With our advanced targeting feature, you can create highly specific rules for targeting offers to your preferred audiences. In TUNE, you’ll find common targeting rules, such as browser type, device brand, and operating system. Additionally, you have the option to define and manage your own targeting rules.
Enterprise accounts can also include the device name, language, and user agent variables. Professional accounts have access only to browser-specific offer targeting.
Important: An offer must first be assigned to an offer group before it can use advanced targeting rules.
This article is part of our Popular Features series.
Enabling Advanced Targeting
To enable advanced targeting for an offer, go to the offer’s page and find the Targeting panel. Click Edit at the top of the panel. On the page that appears, set Advanced Targeting to “Show the offer to targeted devices”:
Adding & Removing Targeting Rules
Once advanced targeting is enabled, you can add or manage targeting rules for the offer. Targeting rules determine which users can see the offer. For example, you can add a targeting rule to only show the offer to users with Apple brand devices.
To add a new targeting rule, click the Add a New Rule button. In the window that appears, select an option from each dropdown menu, then click Add Rule once you’re finished. Each offer may have up to 10 advanced targeting rules.
To remove a targeting rule, click the Remove button next to the rule you want to remove.
For offers using advanced targeting rules, a user only sees the offer if they:
- match at least one “Allow” rule
- do not match any “Deny” rules
If the user fails to match advanced targeting rules for the offer, TUNE redirects the user to another offer in the offer group. If the user then fails to match targeting rules for all other offers in the offer group (geotargeting included), then the user is sent to the original offer URL.
Note: This functionality is different from when a user fails to match geotargeting rules for the original offer and all other offers in its group. In that case, the user is served a blank page.
When setting up advanced targeting rules, focus on using “Allow” rules. We suggest using “Deny” rules only for exceptions to “Allow” rules.
As an example, if your offer only has an “Allow” rule for Apple devices, a “Deny” rule for Samsung devices is not needed because they are already excluded. However, you could use a “Deny” rule to exclude a subset of Apple device users, like iPhone users.
Match All Rule
If you only want to deny access in a small number of cases, then you can use the “Match All” rule. When you only have “Deny” rules added to an offer, a green Add the Match All rule button will appear:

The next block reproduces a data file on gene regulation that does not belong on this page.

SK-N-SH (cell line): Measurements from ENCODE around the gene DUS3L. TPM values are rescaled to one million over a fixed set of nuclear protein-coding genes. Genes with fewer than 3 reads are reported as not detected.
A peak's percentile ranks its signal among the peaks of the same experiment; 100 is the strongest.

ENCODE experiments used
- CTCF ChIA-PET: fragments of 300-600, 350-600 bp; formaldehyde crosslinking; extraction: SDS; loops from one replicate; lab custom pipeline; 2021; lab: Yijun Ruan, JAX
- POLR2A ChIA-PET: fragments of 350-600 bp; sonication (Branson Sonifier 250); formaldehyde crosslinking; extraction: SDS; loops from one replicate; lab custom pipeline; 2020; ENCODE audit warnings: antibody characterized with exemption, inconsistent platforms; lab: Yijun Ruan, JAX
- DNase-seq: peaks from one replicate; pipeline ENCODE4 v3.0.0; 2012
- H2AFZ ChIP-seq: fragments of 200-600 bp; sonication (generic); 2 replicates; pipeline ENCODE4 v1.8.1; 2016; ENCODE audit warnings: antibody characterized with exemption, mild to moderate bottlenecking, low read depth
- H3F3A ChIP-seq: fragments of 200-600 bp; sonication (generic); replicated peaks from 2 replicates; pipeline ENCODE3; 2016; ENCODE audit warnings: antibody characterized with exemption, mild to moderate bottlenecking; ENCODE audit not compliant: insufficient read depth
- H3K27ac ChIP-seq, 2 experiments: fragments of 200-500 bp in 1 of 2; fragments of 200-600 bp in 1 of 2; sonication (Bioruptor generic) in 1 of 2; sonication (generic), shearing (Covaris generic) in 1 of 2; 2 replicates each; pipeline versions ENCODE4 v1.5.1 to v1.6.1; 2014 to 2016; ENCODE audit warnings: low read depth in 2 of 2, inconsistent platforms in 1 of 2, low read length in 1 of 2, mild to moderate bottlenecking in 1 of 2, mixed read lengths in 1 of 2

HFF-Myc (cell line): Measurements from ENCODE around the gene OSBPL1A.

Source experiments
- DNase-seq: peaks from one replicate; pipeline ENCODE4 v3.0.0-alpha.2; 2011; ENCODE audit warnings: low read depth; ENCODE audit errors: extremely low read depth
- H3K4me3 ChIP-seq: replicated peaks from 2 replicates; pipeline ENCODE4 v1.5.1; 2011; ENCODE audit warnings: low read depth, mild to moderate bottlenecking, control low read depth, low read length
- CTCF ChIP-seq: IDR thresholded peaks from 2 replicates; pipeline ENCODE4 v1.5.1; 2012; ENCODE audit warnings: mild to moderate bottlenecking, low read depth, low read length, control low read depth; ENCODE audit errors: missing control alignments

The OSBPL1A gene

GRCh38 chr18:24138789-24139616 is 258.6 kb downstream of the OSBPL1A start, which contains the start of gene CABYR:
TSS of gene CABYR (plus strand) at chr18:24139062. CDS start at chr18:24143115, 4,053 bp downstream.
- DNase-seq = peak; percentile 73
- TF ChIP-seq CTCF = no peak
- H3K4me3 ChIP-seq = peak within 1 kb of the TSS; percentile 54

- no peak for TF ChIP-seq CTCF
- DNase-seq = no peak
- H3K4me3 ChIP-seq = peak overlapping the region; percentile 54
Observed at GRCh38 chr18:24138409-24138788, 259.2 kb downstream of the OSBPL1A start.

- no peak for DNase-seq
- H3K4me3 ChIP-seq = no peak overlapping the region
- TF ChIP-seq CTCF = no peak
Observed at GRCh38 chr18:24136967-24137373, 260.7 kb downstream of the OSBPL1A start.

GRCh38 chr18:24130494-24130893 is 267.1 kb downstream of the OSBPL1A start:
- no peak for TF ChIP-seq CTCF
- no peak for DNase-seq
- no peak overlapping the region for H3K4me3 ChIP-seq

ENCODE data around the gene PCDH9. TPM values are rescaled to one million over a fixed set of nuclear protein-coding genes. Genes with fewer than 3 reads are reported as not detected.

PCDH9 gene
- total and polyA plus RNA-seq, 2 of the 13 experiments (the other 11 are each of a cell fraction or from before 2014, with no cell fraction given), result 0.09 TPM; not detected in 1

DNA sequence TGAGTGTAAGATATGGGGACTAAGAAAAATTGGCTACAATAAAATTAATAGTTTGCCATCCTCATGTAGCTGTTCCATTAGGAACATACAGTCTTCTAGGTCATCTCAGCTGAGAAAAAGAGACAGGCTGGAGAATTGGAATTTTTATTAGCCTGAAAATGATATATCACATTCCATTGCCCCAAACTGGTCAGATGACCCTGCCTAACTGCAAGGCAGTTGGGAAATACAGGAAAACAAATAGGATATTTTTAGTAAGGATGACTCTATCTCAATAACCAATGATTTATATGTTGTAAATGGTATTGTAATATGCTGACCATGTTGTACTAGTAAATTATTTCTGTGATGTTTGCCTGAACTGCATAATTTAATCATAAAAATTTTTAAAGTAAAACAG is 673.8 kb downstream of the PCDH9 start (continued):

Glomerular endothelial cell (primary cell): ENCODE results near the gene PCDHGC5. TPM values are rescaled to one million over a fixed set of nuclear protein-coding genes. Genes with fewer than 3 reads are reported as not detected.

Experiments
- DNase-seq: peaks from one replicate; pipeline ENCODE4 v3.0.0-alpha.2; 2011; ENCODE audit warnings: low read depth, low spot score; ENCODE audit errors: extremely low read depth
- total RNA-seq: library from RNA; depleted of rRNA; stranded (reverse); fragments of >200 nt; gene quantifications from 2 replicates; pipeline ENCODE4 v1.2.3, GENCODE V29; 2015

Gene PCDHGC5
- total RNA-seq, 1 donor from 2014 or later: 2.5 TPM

To add the “Match All” rule, click the button.
Creating Custom Rules
TUNE provides you with a number of predefined rules, but you can also create your own as custom rules. Custom rules follow the same targeting logic as predefined rules and can include other variables such as partner sub-IDs, OS or browser versions, and user agents.
To create a custom rule, click the Manage Rule Logic button from the main offer targeting page. Then, click Create A New Rule and enter a name for your custom rule. Once you’re finished, click Create Rule.
On the Manage Rules page that appears, you can edit the rule name, add the variables you want to match with values, and make notes on the custom rule itself. Once a rule is created, you can also see each offer that uses the rule for targeting in the Usage section.
Adding Logic to Your Custom Rule
For each of your custom rules, you can specify values to match one or more of the available variables.
To do so, first select a variable from the Add Variable dropdown menu. Then, type your desired value for that variable into the corresponding Value field. For example, you can add logic to your custom rule that matches the variable aff_sub1 to a value of “example123”:
A regular expression is a string that represents a search pattern. If you’re familiar with regular expressions, you can use them as inputs for the Value field when editing a custom rule.
For example, you can use regular expressions to match specifically for Internet Explorer 8 using the browser name and browser version variables:
If you’re unfamiliar with regular expressions, there are plenty of external resources to learn more! For example, you can read about how they work and test or debug regular expressions that you create.
For information on the user agent string values that your regular expressions are evaluated against, you can explore the WURFL database.